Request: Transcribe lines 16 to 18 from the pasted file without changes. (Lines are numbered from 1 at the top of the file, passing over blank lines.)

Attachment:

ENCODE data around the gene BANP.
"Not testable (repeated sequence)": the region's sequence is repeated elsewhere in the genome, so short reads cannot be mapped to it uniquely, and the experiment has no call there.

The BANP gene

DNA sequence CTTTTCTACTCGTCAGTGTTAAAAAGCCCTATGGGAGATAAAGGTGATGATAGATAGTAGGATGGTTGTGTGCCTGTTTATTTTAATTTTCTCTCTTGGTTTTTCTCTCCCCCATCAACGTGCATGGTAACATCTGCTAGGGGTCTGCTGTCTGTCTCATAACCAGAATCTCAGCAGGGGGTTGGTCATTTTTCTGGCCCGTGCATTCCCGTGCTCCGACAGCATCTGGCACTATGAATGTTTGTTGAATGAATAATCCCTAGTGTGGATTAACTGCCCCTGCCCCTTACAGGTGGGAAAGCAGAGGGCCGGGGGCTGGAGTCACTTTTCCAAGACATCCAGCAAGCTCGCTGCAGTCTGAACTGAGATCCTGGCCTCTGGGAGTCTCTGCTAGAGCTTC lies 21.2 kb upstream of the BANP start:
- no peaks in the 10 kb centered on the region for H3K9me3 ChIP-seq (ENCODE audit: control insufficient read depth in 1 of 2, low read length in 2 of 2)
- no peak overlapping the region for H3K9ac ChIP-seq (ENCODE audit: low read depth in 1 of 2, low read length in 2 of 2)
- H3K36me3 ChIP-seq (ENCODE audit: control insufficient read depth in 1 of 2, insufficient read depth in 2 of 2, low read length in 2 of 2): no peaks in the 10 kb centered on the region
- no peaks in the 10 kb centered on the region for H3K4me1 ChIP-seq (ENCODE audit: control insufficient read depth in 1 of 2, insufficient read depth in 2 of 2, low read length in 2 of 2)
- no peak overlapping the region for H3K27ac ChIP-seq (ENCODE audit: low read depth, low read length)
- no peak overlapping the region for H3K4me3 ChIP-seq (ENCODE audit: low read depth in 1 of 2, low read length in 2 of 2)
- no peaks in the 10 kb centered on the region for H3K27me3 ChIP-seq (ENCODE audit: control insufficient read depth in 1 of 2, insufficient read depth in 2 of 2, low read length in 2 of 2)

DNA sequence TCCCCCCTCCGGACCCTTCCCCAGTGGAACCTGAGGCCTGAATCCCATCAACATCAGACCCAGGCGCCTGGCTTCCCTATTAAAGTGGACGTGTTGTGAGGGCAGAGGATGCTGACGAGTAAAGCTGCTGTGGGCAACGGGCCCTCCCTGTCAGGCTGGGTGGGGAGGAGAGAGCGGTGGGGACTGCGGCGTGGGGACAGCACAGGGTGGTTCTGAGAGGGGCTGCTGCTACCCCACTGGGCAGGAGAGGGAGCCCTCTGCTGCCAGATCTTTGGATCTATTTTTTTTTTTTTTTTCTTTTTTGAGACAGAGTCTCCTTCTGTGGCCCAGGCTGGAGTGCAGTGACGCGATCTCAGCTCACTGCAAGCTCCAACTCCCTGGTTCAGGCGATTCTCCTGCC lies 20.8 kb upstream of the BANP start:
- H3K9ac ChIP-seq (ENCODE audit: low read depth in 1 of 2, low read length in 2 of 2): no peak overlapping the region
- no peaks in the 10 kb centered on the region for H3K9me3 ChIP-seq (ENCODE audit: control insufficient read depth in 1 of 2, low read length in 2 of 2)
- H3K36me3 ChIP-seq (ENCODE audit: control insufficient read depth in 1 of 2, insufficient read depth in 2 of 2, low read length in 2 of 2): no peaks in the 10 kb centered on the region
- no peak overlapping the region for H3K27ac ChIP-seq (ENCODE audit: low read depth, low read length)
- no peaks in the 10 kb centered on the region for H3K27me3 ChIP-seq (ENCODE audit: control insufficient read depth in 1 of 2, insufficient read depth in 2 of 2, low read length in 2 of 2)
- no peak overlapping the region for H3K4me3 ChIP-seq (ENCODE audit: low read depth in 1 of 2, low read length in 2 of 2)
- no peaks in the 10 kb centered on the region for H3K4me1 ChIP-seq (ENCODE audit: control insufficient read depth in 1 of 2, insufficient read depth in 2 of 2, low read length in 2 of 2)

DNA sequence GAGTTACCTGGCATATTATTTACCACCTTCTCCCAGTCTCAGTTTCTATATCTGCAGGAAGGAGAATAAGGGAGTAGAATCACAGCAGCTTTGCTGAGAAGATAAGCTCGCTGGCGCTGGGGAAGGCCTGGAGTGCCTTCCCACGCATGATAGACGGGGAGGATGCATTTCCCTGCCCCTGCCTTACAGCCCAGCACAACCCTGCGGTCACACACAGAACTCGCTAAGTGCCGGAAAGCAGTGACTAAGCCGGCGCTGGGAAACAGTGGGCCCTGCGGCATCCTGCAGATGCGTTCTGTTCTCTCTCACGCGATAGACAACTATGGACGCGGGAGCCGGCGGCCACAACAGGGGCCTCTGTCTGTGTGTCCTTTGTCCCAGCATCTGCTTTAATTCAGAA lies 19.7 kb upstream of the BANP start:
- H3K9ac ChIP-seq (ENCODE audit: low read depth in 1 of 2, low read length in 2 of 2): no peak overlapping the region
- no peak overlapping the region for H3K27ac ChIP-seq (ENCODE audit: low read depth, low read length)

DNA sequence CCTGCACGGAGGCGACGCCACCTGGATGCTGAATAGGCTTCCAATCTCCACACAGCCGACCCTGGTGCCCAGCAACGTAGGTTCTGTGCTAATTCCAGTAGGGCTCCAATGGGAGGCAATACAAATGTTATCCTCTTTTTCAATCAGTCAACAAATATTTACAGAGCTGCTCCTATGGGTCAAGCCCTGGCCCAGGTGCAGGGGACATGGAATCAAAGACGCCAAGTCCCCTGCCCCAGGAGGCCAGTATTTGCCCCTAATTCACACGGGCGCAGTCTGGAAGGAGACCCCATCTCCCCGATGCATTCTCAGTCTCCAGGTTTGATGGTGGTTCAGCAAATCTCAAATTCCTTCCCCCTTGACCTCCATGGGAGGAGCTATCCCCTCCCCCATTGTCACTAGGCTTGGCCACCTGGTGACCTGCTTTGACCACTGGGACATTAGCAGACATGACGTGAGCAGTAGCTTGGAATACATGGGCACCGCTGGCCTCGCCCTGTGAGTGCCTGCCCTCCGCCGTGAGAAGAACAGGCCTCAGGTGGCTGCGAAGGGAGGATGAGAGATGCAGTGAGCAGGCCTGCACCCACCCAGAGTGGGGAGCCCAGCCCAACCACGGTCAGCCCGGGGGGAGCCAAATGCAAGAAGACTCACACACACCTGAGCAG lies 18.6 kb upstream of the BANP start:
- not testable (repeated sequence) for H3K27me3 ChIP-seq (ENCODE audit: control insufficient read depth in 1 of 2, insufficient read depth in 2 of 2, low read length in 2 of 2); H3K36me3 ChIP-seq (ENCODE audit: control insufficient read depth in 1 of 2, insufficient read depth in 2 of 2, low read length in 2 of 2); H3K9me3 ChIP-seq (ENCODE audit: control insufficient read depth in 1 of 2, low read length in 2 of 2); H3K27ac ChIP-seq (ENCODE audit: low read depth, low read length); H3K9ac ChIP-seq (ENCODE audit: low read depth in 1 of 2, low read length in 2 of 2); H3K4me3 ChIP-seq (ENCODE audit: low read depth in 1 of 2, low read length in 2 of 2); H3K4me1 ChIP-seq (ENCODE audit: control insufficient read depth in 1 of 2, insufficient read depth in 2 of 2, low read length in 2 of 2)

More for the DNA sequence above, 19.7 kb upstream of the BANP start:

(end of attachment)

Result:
- no peak overlapping the region for H3K27ac ChIP-seq (ENCODE audit: low read depth, low read length)
- no peaks in the 10 kb centered on the region for H3K27me3 ChIP-seq (ENCODE audit: control insufficient read depth in 1 of 2, insufficient read depth in 2 of 2, low read length in 2 of 2)
- no peak overlapping the region for H3K4me3 ChIP-seq (ENCODE audit: low read depth in 1 of 2, low read length in 2 of 2)